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Android, iOS offer improved security, but issues remain

Posted: 01 Jul 2011 ?? ?Print Version ?Bookmark and Share

Keywords:mobile platform? cyberattack protection? security risk?

Symantec Corp. has released a whitepaper that presented a technical evaluation of Apple Inc. and Google Inc.'s mobile platforms. The publication aims to help corporations understand the security risks of deploying the software in enterprises.

The report "A Window Into Mobile Device Security: Examining the security approaches employed in Apple's iOS and Google's Android," revealed that although the design of the platforms were geared toward offering tighter security, the features do not guarantee the protection of sensitive enterprise assets that find their way to the devices. The increasing trend to connect and synchronize mobile devices with third-party cloud and desktop-based services external to the enterprise is also putting key assets at risk.

The platforms were assessed in their effectiveness against web-based and network-based attacks, malicious and unintentional data loss, malware, social engineering attacks, resource and service availability abuse and attacks on the integrity of the device's data.

Apple's iOS security model was observed to offer stronger protection against traditional malware, primarily due to Apple's rigorous app certification process and their developer certification process that vets the identity of each software author and weeds out attackers. Google has opted for a less rigorous certification model, permitting any software developer to create and release apps anonymously, without inspection. This lack of certification has arguably led to today's increasing volume of Android-specific malware. So-called "jailbroken" devicesdevices whose security has been disabledoffer attractive targets for attackers since these devices are every bit as vulnerable as traditional PCs, Symantec said.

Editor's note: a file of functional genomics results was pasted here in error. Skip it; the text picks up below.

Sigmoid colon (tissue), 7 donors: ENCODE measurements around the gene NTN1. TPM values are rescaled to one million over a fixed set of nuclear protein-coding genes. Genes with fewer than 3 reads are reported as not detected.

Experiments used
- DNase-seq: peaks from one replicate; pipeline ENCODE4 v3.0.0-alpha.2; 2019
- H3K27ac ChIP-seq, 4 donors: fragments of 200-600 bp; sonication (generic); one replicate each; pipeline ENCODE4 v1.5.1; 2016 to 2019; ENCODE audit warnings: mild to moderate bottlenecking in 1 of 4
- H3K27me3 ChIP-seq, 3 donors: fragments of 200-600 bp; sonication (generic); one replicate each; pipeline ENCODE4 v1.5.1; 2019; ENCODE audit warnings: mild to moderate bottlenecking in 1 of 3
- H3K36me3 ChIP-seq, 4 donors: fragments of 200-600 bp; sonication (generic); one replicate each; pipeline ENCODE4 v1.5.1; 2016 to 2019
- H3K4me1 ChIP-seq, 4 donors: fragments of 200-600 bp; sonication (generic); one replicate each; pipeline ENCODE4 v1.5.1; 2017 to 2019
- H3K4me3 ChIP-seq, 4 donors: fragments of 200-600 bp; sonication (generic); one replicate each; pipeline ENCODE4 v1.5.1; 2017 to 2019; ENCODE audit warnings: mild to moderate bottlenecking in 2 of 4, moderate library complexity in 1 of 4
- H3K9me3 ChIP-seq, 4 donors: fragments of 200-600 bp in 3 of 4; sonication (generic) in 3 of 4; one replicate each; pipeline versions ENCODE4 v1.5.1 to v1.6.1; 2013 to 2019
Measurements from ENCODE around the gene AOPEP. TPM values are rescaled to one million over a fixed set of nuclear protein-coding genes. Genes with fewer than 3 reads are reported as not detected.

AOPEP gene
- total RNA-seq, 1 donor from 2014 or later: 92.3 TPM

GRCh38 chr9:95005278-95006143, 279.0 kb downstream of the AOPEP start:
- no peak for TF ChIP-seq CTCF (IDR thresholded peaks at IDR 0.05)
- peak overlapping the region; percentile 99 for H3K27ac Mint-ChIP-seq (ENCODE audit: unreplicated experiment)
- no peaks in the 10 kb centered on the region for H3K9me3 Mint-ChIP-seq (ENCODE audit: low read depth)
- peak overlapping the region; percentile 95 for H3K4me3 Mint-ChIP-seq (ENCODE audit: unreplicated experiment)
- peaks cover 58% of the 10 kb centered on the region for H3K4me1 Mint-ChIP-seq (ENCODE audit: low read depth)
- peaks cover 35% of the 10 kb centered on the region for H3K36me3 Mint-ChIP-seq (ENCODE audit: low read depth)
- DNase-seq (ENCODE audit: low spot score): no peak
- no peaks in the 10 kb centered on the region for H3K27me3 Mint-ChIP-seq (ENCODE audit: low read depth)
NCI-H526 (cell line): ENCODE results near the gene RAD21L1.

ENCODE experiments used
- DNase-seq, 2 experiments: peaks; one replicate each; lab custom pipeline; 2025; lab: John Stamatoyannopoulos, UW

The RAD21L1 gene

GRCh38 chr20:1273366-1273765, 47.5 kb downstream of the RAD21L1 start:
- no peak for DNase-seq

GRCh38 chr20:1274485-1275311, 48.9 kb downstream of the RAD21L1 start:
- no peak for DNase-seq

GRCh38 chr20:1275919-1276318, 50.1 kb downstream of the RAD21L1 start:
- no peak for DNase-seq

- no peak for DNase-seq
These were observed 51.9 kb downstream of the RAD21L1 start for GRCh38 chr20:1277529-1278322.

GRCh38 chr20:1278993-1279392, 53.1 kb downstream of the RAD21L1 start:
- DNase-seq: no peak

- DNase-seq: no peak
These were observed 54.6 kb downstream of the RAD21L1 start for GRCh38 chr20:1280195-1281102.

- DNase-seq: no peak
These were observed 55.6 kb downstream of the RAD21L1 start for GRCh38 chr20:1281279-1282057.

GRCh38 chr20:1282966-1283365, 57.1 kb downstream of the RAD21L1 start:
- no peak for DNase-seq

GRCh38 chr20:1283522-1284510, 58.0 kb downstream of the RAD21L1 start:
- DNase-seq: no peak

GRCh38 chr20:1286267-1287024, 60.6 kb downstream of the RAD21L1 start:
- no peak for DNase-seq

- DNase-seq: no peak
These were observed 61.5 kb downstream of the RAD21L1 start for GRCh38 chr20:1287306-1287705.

"Today's mobile devices are a mixed bag when it comes to security," according to Carey Nachenberg, Symantec fellow and chief architect, Symantec security technology and response. "While more secure than traditional PCs, these platforms are still vulnerable to many traditional attacks. Moreover, enterprise employees are increasingly using unmanaged personal devices to access sensitive enterprise resources and then connecting these devices to 3rd-party services outside of the governance of the enterprise, potentially exposing key assets to attackers."

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